with author Friends of Ricki
a unique take on helicopter parenting
Friend of Ricki Ruth Kaiser: I was recently seated at a café, where two moms with young kids were seated at a neighboring table. I heard one mom make a snarky-remarky about a mutual friend. While mocking the absent woman for being a hovering mom, she simultaneously opened her 3 year old’s lunch bag and each of its individually wrapped items. She proceeded to put the spoon into the yogurt, flip open the spout on the sippy cup and tear the bagel into bite sized pieces. Was this a case of the hummingbird calling the helicopter hovery, or what?!
But clearly she did not see herself as hovering. This got me thinking. Maybe what’s going on in our society--parents confident they aren’t hoverers when clearly they are, is more than denial or semantics.
How did we go from my generation, where we headed out to play and didn’t touch base again until we were hungry hours later, to a generation where moms can confidently site exactly what their child has eaten, the number of times they’ve pooped and when and where they last washed their hands?
The shift started when, through the expansion of media into our everyday lives, we became aware, often quite graphically, of childhood abductions. Statistics show there has been no dramatic rise in the occurrence of such tragedies. But as faces began to appear on milk cartons, as crime stopper TV shows flourished, as products appeared on the market capitalizing on parents’ fears, we as a nation went from a parenting model that fostered impendence to one so vigilant as to teach helplessness.
Just this morning driving into the parking lot at the gym, a child being dropped off to summer camp stepped right in front of my moving car. Mom was stuffing the boy’s things into his backpack (why wasn’t the kid doing this himself?) and the boy stepped away from the car without looking to see if the road was clear. I don’t think it was a case of his being a space cadet. Rather, if he always has an adult at his side who looks both ways, then he never looks for himself. Children need to perceive danger if we are to expect them to devise ways to mitigate danger.
I witness this learned helplessness again and again as a preschool teacher. Children who are never left to their own devises, don’t devise ways to do even the most routine of activities. I’ve seen 4 year olds unhappy about having sand in their shoes but unable to take the obvious and simple steps to deal with it. We all know it is so much easier, and faster, to do things for them. Parents often impede their child’s learning to act independently in favor of efficiency. It’s a vicious cycle where the parent comes to believe their child can’t do X and so does X for the child and so the child never learns to do X, and so on. It’s not that they can’t or won’t, it’s that they never get the chance to figure out how to do it on their own. Again and again I have parents of students marvel at how their child competently handles tasks at school that mom or dad does for them at home.
So how do we shut off our helicopter motors without leaving our children vulnerable in a world which does in fact have dangers? First off it’s got to be a goal that you take seriously, as in seriously looking for opportunities to allow them more freedom. When my kids were little and wanted to use the bathroom at the playground, I wasn’t comfortable letting them run across the field to enter the restroom alone. I wanted to know there wasn’t a creep lurking in a stall. I’d walk them in, check that it was unoccupied and then leave them to their business while I waited outside, preferably 50-100 yards away where I could still watch the entrance but where they had to exit and find their way back to me without my help.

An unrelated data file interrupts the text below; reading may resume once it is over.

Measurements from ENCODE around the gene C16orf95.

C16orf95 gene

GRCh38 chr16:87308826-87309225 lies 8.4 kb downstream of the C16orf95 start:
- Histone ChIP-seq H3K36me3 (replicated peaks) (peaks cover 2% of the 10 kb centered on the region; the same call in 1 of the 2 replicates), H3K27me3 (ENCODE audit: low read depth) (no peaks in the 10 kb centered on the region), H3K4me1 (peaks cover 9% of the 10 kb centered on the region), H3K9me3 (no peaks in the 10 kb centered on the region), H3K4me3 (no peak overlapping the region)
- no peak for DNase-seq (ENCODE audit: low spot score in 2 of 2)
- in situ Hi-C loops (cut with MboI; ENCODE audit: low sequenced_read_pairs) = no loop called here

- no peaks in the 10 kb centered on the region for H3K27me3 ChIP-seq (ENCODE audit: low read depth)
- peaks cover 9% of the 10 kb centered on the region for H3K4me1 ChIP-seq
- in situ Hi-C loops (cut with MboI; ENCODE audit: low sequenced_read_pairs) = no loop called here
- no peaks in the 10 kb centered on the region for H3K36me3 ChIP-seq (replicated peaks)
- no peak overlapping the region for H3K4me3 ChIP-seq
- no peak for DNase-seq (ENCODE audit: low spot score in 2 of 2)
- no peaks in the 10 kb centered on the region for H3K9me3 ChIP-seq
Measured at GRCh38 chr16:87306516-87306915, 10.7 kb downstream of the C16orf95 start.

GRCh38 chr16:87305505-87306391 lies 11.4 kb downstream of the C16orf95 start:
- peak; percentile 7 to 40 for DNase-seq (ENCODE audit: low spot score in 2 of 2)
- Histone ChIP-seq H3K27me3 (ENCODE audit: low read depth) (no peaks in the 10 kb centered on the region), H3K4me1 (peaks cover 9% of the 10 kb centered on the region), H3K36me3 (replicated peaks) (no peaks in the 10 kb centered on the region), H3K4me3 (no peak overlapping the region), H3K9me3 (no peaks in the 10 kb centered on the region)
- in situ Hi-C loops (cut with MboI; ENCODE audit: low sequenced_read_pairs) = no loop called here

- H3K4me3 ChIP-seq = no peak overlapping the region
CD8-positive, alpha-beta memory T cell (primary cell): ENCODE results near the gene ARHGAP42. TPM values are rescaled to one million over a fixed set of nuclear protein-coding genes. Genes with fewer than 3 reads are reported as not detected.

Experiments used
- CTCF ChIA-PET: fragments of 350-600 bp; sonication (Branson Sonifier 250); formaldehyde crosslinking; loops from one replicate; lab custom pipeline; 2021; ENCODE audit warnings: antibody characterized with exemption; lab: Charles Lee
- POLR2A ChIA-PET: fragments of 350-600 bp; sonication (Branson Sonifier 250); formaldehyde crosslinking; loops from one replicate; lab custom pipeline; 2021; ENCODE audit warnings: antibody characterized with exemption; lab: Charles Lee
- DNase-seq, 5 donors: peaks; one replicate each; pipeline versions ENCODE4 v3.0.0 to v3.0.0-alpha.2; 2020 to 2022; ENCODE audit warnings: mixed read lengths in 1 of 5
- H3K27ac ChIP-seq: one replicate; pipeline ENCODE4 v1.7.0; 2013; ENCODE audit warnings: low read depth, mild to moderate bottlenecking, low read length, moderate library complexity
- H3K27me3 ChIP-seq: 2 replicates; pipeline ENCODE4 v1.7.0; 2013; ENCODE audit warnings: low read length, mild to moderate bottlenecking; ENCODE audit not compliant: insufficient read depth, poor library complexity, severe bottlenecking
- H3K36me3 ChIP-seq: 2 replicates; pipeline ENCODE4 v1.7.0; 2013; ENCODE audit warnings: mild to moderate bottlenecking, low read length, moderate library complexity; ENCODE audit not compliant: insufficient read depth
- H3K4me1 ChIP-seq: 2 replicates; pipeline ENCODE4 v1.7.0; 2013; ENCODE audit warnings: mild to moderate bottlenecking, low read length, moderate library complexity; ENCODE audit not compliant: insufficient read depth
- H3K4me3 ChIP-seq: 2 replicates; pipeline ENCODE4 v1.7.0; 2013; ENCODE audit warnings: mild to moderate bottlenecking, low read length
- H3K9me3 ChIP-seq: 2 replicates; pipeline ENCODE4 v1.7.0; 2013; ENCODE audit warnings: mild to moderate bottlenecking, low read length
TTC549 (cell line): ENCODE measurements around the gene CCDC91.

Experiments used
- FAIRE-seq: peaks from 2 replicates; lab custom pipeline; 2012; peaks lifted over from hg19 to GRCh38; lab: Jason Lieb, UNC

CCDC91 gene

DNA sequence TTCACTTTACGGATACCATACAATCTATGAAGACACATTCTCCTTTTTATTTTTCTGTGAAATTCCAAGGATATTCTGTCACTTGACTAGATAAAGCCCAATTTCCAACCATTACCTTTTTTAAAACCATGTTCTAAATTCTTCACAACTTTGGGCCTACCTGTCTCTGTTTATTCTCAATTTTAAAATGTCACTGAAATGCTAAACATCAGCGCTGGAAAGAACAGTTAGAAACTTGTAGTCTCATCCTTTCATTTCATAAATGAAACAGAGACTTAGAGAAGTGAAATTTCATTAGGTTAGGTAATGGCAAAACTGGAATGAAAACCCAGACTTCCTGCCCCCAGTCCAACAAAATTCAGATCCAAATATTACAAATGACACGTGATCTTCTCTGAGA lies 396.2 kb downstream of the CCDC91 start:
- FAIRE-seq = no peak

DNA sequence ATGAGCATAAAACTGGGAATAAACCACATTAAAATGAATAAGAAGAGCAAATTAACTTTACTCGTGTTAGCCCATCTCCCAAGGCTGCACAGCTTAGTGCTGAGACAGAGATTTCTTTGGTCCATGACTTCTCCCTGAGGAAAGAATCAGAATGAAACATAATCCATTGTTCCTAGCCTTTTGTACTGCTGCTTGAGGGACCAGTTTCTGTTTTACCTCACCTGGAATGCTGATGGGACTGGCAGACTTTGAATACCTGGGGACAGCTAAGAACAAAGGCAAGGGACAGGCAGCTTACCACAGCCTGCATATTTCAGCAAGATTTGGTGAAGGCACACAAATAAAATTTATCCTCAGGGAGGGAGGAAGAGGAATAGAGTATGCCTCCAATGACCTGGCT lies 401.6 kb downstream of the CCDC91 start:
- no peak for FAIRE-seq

And for day to day tasks, allow them to do for themselves, unless for reasons of safety you must help. That means they pick their clothes for the day. Mismatch, misbuttoned, and inappropriate attire for the weather never killed anyone. And aw shucks, if they leave home without a coat or if they put their shoes on the wrong feet, pretty soon they’ll be uncomfortable and have to figure out how to fix the problem on their own.
Packing their lunchbox is another chore that should be theirs not yours. My guys were on lunchbox duty starting in 1st grade. My job was to be sure the kitchen was stocked with healthy things for them to toss in, but the tossing was their responsibility. Maybe they don’t pack enough one day and the hunger they feel alerts them that tomorrow they’re going to want to pack more. An added benefit to this approach was they seldom came home with food they hadn’t eaten. No one, but themselves, knows if they’re in the mood for strawberries today instead of grapes.
I advocate having your child do as many of the little jobs that come up through out the day as time allows. Be sure to be there to help them. But be equally sure to stop yourself from helping too soon or doing it for them.
So to that mom in the café I’d say, let your little girl figure out how to get her lunch bag unpacked. BTW, if she figures out how to open a cheese stick without resorting to scissors, I’d love to know.
From preschool to high school, Ruth Kaiser is a lifelong educator/artist and owner of a chain of preschools through out the San Francisco area. The mother of three grown up kids, Ruth is also author of A Smiley Book of Colors [Random House] and founder of SpontaneousSmiley.com, an online art project where people worldwide share photos of smiley faces they find in everyday objects. Connect with Ruth on Facebook and Twitter.